Caught on a sticky wicket
It is not a happy sight when bowlers dominate ODIs but we are well prepared, writes Glenn McGrath.Updated: Oct 27, 2006 00:18 IST
Having been involved in all the four Champions Trophy tournaments played so far, I would say that this time, we are better prepared than ever before.
The earlier editions were all knockouts, but the current schedule allows a good side to get back after a bad game, which is also a good thing. This trophy has always eluded our grasp, and we are all committed to correct that anomaly.
We have come here a week-and-a-half in advance and are well acclimatised to the heat and humidity. It helped that we had two useful practice games, and while the West Indies have more match practice behind them, we are also ready to start our campaign.
We will be playing our first game at the Brabourne Stadium, where the game between New Zealand and South Africa on Monday turned out to be a low-scoring affair.
It is never a happy sight to see a bowler-dominated game on a ground where you are up next. There was too much assistance for the spinners in the second half, and there was prodigious swing movement right through the game. All this does not make for great one-day cricket, but we are confident that if we play to our potential and execute our plans well, we will win the game.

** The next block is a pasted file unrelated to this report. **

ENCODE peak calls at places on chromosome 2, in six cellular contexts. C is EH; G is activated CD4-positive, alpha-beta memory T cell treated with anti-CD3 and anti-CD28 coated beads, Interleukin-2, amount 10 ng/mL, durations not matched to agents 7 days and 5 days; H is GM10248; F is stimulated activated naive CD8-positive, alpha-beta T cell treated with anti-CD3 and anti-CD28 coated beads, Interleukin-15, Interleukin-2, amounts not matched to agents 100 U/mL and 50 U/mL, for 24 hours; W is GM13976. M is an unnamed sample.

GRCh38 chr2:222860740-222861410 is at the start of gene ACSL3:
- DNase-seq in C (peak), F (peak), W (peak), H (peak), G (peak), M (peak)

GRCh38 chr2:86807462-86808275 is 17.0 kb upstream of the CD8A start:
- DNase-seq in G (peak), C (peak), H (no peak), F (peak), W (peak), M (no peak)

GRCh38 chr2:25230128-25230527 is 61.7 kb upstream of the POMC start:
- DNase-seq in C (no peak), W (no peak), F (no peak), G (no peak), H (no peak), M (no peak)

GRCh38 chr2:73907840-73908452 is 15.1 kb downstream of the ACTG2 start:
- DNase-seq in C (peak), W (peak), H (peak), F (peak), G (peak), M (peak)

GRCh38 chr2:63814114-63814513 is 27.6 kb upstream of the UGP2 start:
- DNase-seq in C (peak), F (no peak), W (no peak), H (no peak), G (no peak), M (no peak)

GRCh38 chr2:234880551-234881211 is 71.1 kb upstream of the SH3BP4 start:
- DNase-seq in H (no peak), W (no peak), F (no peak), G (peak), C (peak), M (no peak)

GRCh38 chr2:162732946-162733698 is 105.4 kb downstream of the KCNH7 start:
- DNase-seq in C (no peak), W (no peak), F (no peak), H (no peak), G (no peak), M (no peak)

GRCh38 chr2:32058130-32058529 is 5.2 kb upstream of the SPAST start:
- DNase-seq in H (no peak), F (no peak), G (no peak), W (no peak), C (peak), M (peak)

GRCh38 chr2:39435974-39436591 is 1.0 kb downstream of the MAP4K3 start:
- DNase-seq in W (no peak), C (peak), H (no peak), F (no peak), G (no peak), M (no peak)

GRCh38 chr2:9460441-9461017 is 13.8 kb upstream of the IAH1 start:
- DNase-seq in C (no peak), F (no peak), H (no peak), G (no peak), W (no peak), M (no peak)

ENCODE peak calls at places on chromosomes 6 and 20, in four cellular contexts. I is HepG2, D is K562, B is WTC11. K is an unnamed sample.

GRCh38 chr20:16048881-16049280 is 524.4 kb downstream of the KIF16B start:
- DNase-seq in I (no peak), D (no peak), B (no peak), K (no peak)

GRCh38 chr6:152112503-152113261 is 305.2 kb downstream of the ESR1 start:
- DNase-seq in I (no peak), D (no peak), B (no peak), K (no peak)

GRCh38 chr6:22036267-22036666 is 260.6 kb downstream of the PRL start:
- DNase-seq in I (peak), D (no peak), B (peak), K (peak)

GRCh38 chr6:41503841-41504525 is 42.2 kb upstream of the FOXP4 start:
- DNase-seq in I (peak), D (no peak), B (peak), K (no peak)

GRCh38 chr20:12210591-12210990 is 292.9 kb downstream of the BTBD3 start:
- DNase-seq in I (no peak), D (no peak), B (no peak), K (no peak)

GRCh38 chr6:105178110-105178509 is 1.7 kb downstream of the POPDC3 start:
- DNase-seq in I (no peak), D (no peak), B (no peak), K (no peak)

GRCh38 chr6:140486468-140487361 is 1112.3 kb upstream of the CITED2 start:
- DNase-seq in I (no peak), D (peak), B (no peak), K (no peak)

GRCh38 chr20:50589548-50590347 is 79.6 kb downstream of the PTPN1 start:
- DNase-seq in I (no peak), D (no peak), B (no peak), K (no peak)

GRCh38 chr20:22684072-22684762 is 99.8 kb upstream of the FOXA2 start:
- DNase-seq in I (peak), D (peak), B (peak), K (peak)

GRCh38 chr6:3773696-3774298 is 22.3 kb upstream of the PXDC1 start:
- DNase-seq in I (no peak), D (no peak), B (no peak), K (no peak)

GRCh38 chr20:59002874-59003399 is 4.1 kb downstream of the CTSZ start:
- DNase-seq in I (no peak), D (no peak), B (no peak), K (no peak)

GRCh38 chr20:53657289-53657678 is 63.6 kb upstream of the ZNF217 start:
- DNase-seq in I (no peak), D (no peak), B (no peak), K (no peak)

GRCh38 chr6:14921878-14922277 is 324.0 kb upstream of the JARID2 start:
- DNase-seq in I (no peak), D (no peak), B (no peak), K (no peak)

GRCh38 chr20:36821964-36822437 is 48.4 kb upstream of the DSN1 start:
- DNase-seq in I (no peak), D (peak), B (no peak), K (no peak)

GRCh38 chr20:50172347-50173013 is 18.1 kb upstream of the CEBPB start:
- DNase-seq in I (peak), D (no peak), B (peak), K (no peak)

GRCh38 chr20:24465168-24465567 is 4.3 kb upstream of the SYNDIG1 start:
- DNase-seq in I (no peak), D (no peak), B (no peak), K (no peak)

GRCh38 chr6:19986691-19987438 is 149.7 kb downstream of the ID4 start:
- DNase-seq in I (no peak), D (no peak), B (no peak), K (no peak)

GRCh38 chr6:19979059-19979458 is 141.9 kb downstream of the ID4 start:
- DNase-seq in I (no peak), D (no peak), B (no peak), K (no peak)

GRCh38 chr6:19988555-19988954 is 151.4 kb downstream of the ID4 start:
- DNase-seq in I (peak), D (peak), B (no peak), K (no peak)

In hindsight, I am sure that Graeme Smith will rue the fact that he put the Kiwis in after winning the toss. It’s not good for cricket when so much depends on the toss, but that’s what happens on such wickets.
Looking at the match against the West Indies, as a bowler, most of the planning involves dislodging their talented top-order batsmen. Chris Gayle and Brian Lara hold the key to the fortunes of their team, and they have won quite a few games for the West Indies with some remarkable batting. They have a steady, fast-medium bowling attack, though Gayle’s spin might be what Lara is relying on at the moment.
It might be a low-scoring game but I feel that if we plan our innings well, we might get to 225, which will be a good total on this pitch.
On a separate note, while we would expect one of the stops on an Indian tour to be Mumbai, I am surprised that the regular venues have not been used.
Coming to India and not playing at the Eden Gardens is like going to England and not playing at Lord’s. It is a little strange that Kolkata’s beautiful arena is not part of a showpiece event like the Champions Trophy, and many players are sad to miss the electric atmosphere that is so unique to Eden Gardens.
It is also sad to see Shoaib Akhtar and Mohammed Asif in the headlines for all the wrong reasons. I would not like to comment on it until more details emerge from Pakistan, and I would also like to wait for the Sample B analysis results.
Having played against Shoaib quite a few times, I really feel for the guy. However, rules are rules and both these bowlers will have to wait a few days to see what lies in store for them.
First Published: Oct 17, 2006 23:25 IST